Another Unsmoked Hand Made Mystery Pipe – A Rusticated Panel Pot

Blog by Steve Laug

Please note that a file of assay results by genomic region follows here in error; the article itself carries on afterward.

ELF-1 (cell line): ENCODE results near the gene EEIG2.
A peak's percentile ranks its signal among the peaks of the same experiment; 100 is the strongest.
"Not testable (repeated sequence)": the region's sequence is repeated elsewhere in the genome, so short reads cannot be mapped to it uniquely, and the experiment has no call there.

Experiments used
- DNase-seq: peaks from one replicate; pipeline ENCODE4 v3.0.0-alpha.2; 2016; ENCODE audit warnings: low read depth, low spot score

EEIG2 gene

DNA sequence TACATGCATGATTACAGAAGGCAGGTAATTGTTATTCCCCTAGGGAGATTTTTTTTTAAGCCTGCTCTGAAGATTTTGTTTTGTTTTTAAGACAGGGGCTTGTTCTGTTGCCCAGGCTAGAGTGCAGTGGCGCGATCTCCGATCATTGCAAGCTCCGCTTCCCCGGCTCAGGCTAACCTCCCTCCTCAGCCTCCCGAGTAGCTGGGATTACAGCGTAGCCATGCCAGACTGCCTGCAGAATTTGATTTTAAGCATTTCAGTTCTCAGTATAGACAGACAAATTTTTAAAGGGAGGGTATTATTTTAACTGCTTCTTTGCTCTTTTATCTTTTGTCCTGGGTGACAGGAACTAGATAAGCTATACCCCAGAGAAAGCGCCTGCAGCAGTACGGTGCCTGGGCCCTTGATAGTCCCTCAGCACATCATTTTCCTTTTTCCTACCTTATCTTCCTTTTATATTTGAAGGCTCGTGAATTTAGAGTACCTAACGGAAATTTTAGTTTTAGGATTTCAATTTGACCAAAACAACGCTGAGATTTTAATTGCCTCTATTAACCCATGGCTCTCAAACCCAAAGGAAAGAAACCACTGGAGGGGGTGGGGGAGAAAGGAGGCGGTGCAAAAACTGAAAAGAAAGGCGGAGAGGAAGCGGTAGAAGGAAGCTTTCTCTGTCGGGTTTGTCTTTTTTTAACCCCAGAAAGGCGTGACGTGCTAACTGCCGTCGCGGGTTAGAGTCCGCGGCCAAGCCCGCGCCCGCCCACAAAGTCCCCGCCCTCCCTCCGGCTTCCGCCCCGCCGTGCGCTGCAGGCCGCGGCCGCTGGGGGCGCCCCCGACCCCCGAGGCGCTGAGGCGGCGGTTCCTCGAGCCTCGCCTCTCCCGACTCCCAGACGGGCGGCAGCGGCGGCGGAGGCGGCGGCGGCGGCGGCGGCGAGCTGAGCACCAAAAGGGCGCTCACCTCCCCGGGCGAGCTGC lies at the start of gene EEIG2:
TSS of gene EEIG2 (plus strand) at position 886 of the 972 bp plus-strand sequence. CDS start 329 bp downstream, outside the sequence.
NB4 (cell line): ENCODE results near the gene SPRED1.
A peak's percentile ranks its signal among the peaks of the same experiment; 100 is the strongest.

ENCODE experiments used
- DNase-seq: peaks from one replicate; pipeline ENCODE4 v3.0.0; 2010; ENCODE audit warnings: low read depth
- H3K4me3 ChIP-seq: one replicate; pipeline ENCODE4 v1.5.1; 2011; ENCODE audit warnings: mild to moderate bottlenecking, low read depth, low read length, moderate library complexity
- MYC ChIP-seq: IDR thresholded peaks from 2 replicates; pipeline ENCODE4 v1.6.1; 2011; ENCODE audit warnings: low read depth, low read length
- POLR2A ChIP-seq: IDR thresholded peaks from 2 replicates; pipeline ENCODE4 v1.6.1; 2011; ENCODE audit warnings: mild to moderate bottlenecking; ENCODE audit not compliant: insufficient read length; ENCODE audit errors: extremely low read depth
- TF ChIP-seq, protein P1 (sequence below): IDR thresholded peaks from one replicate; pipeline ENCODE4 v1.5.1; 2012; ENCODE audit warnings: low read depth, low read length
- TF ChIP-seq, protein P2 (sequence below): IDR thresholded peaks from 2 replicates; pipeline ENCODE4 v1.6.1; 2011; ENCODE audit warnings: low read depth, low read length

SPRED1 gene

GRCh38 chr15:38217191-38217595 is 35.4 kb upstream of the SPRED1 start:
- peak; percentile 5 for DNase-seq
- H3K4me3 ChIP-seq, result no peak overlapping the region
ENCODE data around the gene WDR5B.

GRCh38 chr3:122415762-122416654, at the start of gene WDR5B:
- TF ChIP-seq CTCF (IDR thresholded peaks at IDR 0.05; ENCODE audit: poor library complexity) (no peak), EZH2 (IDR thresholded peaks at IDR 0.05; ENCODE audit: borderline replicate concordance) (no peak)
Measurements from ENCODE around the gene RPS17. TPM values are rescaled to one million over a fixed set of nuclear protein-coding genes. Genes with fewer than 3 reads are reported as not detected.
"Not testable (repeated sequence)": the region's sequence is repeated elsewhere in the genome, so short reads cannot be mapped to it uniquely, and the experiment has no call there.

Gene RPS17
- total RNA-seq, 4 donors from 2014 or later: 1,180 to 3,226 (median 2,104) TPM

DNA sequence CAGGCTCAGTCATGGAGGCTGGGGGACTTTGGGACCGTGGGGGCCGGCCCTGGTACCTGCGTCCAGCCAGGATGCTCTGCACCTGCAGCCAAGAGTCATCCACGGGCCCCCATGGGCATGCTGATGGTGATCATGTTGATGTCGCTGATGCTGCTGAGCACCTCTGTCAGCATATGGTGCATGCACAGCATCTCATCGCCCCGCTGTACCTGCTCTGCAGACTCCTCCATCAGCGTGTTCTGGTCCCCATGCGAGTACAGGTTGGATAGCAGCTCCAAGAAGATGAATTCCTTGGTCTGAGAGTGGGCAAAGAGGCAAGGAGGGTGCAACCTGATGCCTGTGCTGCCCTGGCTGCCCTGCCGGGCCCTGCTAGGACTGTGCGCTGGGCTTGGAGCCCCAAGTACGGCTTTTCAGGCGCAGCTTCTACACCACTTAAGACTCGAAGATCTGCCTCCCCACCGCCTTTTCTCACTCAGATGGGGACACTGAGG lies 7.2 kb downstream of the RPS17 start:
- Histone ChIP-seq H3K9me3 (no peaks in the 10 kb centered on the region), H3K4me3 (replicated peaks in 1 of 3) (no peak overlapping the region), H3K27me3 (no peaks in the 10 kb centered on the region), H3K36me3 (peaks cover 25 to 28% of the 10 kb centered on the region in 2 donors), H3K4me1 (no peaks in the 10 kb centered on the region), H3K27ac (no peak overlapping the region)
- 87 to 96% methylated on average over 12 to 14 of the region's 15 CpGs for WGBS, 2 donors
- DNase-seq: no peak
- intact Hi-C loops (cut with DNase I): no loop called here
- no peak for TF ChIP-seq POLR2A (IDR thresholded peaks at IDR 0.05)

The next pipe on the table was one of a pair of unsmoked Mystery Pipes. The first was an unsmoked Poker or Cherrywood with a stamped MV, VM or NN logo on the bowl bottom that I cannot interpret. No one seems to be able to identify the maker. When Jeff and I picked this one up it was one of two pipes in a batch of pipes we bought from am online auction in Wilkes Barre, Pennsylvania, USA in March of 2019. It has taken a while for me to work on these. The one pictured below is for sale in the American Pipe Makers section of the rebornpipes store if you want to see a few more photos of it.This second pipe from the pair is a rusticated Panel Pot that is quite nice. It too is unsmoked and it is stamped with the same logo but this time on a smooth panel on the left side of the shank. It is as well made as the previous one. The pipe has a very tight almost cut glass-like rustication that has been stained in dark brown that complements and contrasts with the light brown on the smooth left shank and the band around the other three sides of the shank. The finish was dusty and dirty but other than that it was a clean unsmoked pipe. The bowl and rim looked good and the stem was flawless polished vulcanite that is deceptively shiny. Jeff took photos of the pipe before he cleaned it up. Jeff took photos of the bowl and rim top to show the new condition of the pipe. He also took photos of the stem showing what it looked like on both sides from the shank to the button. It was very clean. The top side had some light oxidation but no marks.The finish on the sides of the bowl and shank is deeply rusticated with a very tight pattern that makes it like cut glass (but not sharp). It is quite pretty.The next photo shows the mysterious seemingly unidentifiable makers mark. Is it an “NN”, an “NV”,  “MV”, “AW”? I am not sure and it seems I have found no one else who knows the mark. Do you? Leave a comment in the box at the bottom of the blog and fill us all in on your thoughts. Thanks.Jeff had done a great job cleaning up the pipe, scrubbing the interior of the shank and stem to remove the dust and debris of time using pipe cleaners and alcohol. He scrubbed the exterior of the pipe with Murphy’s Oil Soap and a tooth brush to remove the dust from the rusticated finish. He scrubbed the exterior of the stem with Soft Scrub and then soaked it in Before & After Deoxidizer. He washed it off with warm water to remove the Deoxidizer. The pipe looked good when it arrived. I took some photos of it before I did my part of the restoration. I took some close up photos of the rim top and also of the stem surface. I wanted to show how well it had cleaned up. The rim top photo looks good and the bowl clean and ready to be smoked. I also took close up photos of the stem to show how clean it looked. There was still a light oxidation on the top side but otherwise it was in good condition.I took a photo of the stamping on the left side of the shank. Any ideas?I removed the stem from the shank and took a photos of the parts. It is a nice looking pipe.The pipe was virtually new so I started my restoration with a simple first step. I worked some Before & After Restoration Balm into the surface of the briar with my fingertips and a horsehair shoe brush to clean, enliven and protect the briar. I let the balm sit for 15 minutes and then buffed with a cotton cloth to raise the shine. The photos show the bowl at this point in the restoration process. I wanted to give some idea of how the shank, though it appeared to be square, was not. It was wider on the left and the top than the bottom. The tenon had some different looking turning marks on it that I would need to smooth out. It is definitely a hand made pipe not machine made.I set the bowl aside and polished the stem with micromesh sanding pads – wet sanding with 1500-12000 grit sanding pads. I wiped it down after each sanding pad with Obsidian Oil. I polished it with Before & After Pipe Stem Polish – both Fine and Extra Fine. I gave it a final coat of Obsidian Oil and set it aside to dry. This Hand Made Rusticated Panel Pot  turned out to be a great looking pipe. The rusticated dark brown finish on the briar is beautiful and the nooks and crannies have taken on depth that is quite stunning around the bowl and shank. I put the pipe back together and buffed it lightly with Blue Diamond on the buffing wheel. I gave the bowl multiple coats of Conservator’s Wax and the stem multiple coats of carnauba wax. I buffed the pipe with a clean buffing pad to raise the shine and hand buffed it with a microfibre cloth to deepen the shine. It is fun to see what the polished bowl looks like with the polished black vulcanite stem. This classic looking No Name Panel Pot feels great in my hand. It is light and well balanced. Have a look at it with the photos below. The dimensions are Length: 5 ½ inches, Height: 1 ½ inches, Outside diameter of the bowl: 1 ¼ x 1 3/8 inches, Chamber diameter: ¾ of an inch. The weight of the pipe is 35 grams/1.23 oz. It is a beautiful pipe and one that I will be putting in the rebornpipes store in the American Pipe Makers section with the Cherrywood Mate. Thanks for walking through the restoration with me as I worked over this pipe. Thanks to each of you who are reading this blog.

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